We still get asked a lot what GPS sports watches for women are out there. Partly that's because nobody has built the ultimate, compact, comfortable, female-friendly sports watch yet.
So you're going to have to compromise on something.
Let's get something straight: Women can buy, use and love any of our recommendations for the best GPS running watches, the best fitness trackers and the best running watches and smartwatches with music playback.
But there's also nothing wrong with wearable tech companies targeting health and fitness conscious women as long as it's done in the right way. In fact we want more of it. Those lists mostly contain wearables designed by men, for men.
For now, here are the trackers and watches that we think will particularly appeal to female fitness freaks, whether that's down to smaller sizes, stylish form factors or customisation and flexibility. The most important thing ‚Äď there's no slacking on features or performance.
Here's our pick of fitness trackers that cater to women slightly better than most. Let us know in the comments which ones you prefer.
Fitbit Alta HR
If you like the idea of a Fitbit but you're serious about running, the recently retired Fitbit Surge and the new Ionic smartwatch are still the only options to offer built-in GPS. The Blaze and Charge 2 use your phone's GPS.
Our Fitness Tracker of the Year, the Fitbit Alta HR is a good choice if you want a stylish looking, affordable fitness tracker that still has a small screen. The big new feature is heart rate tracking ‚Äď plus reminding you to move around every hour ‚Äď and otherwise it repackages Fitbit's step, distance and calorie tracking into a slim, customisable band. Plus, Fitbit's app is great for motivation and designer collaborations from Public School and Tory Burch are available.
Read this: Our Fitbit Alta HR review
Garmin Vivomove HR
Another award winner and a wearable that is better designed for both sexes, the Vivomove HR is a hybrid smartwatch with some impressive connected skills.
It has a smart analogue design with a discreet, disappearing OLED display built into it ‚Äď just tap to access alerts and fitness info like steps, sleep, calories burned, notifications, heart rate and stress info. Then when you're not using it the watch face looks blank. The watch hands even move out of the way of the screen while you read it ‚Äď clever.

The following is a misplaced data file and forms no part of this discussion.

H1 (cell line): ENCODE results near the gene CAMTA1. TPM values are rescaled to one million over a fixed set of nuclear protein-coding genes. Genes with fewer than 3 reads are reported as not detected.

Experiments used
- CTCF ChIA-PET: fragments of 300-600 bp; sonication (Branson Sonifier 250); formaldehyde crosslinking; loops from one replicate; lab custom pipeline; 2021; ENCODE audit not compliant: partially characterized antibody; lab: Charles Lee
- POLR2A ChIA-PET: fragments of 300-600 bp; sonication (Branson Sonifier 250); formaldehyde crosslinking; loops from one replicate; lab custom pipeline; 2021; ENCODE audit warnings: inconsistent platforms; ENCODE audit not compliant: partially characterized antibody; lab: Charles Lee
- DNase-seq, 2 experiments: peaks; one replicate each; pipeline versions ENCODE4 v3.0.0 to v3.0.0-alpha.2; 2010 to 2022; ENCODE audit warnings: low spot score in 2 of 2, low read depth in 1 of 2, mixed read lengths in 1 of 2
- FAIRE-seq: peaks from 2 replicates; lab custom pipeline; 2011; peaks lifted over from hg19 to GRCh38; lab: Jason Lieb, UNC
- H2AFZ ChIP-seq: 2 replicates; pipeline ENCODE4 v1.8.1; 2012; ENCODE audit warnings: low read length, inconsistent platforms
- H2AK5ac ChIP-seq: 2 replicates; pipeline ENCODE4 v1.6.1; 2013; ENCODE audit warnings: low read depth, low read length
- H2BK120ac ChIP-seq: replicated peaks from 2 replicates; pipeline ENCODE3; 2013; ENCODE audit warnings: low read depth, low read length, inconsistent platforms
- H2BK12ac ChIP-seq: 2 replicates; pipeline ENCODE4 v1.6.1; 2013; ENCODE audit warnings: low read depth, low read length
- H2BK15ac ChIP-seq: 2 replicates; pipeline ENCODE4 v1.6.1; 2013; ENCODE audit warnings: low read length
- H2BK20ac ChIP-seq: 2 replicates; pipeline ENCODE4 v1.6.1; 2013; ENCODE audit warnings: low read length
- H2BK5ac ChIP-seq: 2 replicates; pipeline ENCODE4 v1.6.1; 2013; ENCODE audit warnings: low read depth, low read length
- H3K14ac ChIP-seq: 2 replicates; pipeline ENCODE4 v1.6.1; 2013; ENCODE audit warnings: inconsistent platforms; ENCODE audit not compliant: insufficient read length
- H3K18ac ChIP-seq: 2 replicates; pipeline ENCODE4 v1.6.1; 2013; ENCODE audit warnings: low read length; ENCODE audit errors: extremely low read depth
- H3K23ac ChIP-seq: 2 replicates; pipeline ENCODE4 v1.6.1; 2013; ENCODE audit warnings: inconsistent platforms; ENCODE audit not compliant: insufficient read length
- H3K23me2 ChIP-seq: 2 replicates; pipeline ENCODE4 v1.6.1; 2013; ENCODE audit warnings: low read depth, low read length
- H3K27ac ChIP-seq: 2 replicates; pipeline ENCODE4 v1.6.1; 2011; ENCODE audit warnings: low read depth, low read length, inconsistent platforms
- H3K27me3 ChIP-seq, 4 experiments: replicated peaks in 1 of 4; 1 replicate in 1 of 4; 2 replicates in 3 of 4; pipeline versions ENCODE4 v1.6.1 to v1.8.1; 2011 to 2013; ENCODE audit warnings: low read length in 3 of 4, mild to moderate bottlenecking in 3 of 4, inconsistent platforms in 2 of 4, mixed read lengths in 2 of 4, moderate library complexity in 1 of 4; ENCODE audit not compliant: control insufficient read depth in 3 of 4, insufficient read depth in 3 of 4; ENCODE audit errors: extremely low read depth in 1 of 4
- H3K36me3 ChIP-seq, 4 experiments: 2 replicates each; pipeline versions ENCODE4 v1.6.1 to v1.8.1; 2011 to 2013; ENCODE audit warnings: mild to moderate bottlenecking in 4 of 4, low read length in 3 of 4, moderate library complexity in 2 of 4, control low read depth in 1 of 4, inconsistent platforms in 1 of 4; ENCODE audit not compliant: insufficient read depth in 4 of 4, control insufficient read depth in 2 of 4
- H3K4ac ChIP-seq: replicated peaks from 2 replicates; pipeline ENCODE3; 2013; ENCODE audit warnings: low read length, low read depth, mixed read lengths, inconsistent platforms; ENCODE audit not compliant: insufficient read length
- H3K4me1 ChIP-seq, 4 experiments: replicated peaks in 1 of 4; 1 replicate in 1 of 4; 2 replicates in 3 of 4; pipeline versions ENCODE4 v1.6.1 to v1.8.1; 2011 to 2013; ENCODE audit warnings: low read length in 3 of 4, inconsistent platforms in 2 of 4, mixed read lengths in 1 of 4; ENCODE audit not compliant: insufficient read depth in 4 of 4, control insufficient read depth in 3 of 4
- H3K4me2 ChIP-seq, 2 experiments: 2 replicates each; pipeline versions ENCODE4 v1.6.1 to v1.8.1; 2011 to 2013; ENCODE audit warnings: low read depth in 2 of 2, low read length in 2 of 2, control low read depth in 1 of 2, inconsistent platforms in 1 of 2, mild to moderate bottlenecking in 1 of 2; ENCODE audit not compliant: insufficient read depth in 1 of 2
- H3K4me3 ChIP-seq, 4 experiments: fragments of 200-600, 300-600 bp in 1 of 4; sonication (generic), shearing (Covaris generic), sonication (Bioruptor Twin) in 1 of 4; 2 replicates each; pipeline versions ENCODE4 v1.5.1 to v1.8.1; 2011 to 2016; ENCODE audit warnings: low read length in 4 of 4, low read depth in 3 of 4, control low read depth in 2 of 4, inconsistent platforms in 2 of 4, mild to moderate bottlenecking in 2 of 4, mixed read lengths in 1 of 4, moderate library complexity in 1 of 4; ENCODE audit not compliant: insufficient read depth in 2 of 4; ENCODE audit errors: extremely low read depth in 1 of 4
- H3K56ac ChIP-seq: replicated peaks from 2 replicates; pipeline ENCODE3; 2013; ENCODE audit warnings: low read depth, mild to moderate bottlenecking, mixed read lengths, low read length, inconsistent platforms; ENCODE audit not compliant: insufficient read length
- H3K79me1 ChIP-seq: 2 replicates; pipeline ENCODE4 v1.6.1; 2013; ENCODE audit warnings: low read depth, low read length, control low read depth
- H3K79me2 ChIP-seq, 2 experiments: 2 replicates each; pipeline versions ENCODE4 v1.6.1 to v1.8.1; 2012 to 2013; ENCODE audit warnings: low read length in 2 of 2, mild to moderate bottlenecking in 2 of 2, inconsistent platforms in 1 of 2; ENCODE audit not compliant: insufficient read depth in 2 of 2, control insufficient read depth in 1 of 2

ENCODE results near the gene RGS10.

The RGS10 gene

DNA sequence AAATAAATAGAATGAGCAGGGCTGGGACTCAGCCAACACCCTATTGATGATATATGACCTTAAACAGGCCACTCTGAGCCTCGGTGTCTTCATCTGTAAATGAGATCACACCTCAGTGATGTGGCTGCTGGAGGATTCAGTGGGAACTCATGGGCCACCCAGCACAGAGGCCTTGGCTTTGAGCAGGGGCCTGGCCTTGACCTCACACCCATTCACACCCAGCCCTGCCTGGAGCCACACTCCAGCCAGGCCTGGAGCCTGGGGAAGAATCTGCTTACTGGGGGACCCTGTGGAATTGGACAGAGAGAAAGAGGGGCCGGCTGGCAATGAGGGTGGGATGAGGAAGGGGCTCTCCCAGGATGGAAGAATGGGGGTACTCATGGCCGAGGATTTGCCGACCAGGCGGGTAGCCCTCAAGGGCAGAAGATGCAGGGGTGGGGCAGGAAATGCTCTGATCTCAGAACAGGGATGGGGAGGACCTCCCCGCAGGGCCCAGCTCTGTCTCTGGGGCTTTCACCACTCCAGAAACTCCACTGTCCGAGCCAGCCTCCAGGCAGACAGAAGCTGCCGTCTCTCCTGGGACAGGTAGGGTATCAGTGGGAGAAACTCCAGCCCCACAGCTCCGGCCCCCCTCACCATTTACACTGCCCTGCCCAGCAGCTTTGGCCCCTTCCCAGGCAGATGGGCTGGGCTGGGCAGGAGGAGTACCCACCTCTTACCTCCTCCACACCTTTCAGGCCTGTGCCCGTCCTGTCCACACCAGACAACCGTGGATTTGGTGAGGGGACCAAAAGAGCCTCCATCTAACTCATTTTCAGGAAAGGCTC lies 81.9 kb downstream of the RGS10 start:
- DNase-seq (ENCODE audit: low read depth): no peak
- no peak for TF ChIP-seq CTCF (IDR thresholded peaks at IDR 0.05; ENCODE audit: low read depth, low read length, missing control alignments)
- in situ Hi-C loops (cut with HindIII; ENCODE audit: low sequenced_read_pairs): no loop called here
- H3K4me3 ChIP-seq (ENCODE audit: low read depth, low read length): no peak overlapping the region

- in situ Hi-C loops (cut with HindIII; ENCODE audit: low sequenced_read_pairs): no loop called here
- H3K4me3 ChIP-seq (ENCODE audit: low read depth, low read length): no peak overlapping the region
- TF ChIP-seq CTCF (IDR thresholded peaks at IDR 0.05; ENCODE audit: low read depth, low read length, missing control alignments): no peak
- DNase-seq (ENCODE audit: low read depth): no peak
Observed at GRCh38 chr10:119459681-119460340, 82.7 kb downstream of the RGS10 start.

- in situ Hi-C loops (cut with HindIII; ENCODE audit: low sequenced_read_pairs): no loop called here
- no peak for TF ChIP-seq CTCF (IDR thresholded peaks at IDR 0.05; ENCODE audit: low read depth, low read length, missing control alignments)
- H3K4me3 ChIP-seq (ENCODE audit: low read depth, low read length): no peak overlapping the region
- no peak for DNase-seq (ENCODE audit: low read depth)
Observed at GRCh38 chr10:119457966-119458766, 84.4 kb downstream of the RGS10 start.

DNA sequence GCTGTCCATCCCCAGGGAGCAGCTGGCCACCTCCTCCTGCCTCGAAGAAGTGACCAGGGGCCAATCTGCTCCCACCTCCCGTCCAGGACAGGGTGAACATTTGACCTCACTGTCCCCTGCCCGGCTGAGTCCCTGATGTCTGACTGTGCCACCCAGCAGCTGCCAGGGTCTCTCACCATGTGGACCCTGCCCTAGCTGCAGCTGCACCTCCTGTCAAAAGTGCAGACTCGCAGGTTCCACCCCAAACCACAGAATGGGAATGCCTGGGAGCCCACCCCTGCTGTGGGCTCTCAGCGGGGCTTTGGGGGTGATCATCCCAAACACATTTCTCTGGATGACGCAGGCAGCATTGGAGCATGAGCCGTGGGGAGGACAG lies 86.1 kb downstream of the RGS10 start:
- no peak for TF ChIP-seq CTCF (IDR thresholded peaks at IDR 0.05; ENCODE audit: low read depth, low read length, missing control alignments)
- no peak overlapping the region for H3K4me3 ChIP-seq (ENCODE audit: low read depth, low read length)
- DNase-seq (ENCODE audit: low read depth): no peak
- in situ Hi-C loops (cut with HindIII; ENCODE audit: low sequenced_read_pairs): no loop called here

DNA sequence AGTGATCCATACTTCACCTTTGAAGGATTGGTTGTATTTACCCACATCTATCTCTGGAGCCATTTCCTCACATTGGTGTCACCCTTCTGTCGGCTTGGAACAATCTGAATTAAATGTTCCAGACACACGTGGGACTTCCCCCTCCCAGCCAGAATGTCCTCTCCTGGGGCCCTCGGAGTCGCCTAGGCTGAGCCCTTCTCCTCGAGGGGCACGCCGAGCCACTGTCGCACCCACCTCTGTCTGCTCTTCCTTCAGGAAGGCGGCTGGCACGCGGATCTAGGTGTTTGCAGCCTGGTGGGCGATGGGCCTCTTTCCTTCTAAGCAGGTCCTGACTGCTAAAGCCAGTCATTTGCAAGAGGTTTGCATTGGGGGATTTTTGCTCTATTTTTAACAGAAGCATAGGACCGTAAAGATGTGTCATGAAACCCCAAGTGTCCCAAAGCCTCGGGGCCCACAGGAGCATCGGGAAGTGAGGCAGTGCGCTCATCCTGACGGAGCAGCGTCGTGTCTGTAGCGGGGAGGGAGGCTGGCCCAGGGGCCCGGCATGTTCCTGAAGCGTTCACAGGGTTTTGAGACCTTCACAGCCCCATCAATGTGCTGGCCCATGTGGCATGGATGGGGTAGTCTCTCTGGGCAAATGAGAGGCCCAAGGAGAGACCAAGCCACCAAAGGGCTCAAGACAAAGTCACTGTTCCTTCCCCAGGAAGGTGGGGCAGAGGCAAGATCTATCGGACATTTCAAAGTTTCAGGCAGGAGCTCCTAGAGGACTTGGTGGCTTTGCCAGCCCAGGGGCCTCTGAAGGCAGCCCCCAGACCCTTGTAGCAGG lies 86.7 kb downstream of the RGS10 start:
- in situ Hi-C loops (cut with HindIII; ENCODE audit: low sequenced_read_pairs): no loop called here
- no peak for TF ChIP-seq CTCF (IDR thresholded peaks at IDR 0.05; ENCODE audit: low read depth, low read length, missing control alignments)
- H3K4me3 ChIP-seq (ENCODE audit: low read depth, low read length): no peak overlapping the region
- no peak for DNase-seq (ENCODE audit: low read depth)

Being from Garmin, we expect nothing less than stellar accuracy and performance from the dedicated sports modes and Garmin IQ auto-tracking. The watch comes in black, gold, silver and rose gold finishes with Sport and Premium models ‚Äď Premium is more expensive and gets you a nicer, leather strap.
At just 11.6mm thick and weighing just 40.8g for the Sport ‚Äď 56.5g for Premium ‚Äď it's a real winner. Battery life is five days in 'smart mode', two weeks otherwise.
Wareable verdict: Garmin Vivomove HR
Nokia Steel HR
It's small, it's light, it's geek chic. The Nokia Steel HR makes a great everyday fitness companion. It's more for increasing how long you're active each day, steps taken, calories burned or the distance you've walked than hardcore workouts or running ‚Äď there's no GPS for instance. But the Steel HR can also track your sleep if you don't mind wearing it in bed.
We're big fans of the small, discreet screen (which also does some notifications and calendar alerts) and the activity dial on the analogue watch face plus the heart rate tracking on a watch that doesn't look super sporty. You can pick one up at 36mm or 40mm, both waterproof to 5 ATM and with a battery life of 20 to 25 days. The Health Mate app had a recent revamp but note that the Steel HR's future is somewhat uncertain as Nokia sold its health tech business back to one of Withings co-founders.
Wareable verdict: Nokia Steel HR review
Smart rings have been around for a couple of years now, but the Motiv is the first that we actually feel is built for wearing 24/7.
Measuring in at just 8mm wide and available in rose gold or slate grey finishes of titanium, the smart ring comes in seven sizes and is waterproof up to 50 metres so you can go swimming with it on too.
On the fitness tracking front, it can monitor steps, distance, active minutes and there's even a heart rate monitor to collect BPM data throughout the day to provide resting heart rate insights.
While fitness tracking skills might seem a little on the basic side, it's still a stylish alternative to having to wear something around your wrist.
Read this:Motiv Ring review
This smart jewellery lifestyle tracker can be worn as a necklace or a brooch and tracks everything from steps and sleep to breathing patterns and menstrual cycles. You can also let the Leaf know how stressed you're feeling in relation to your breathing so it can track stress levels with its clever algorithms.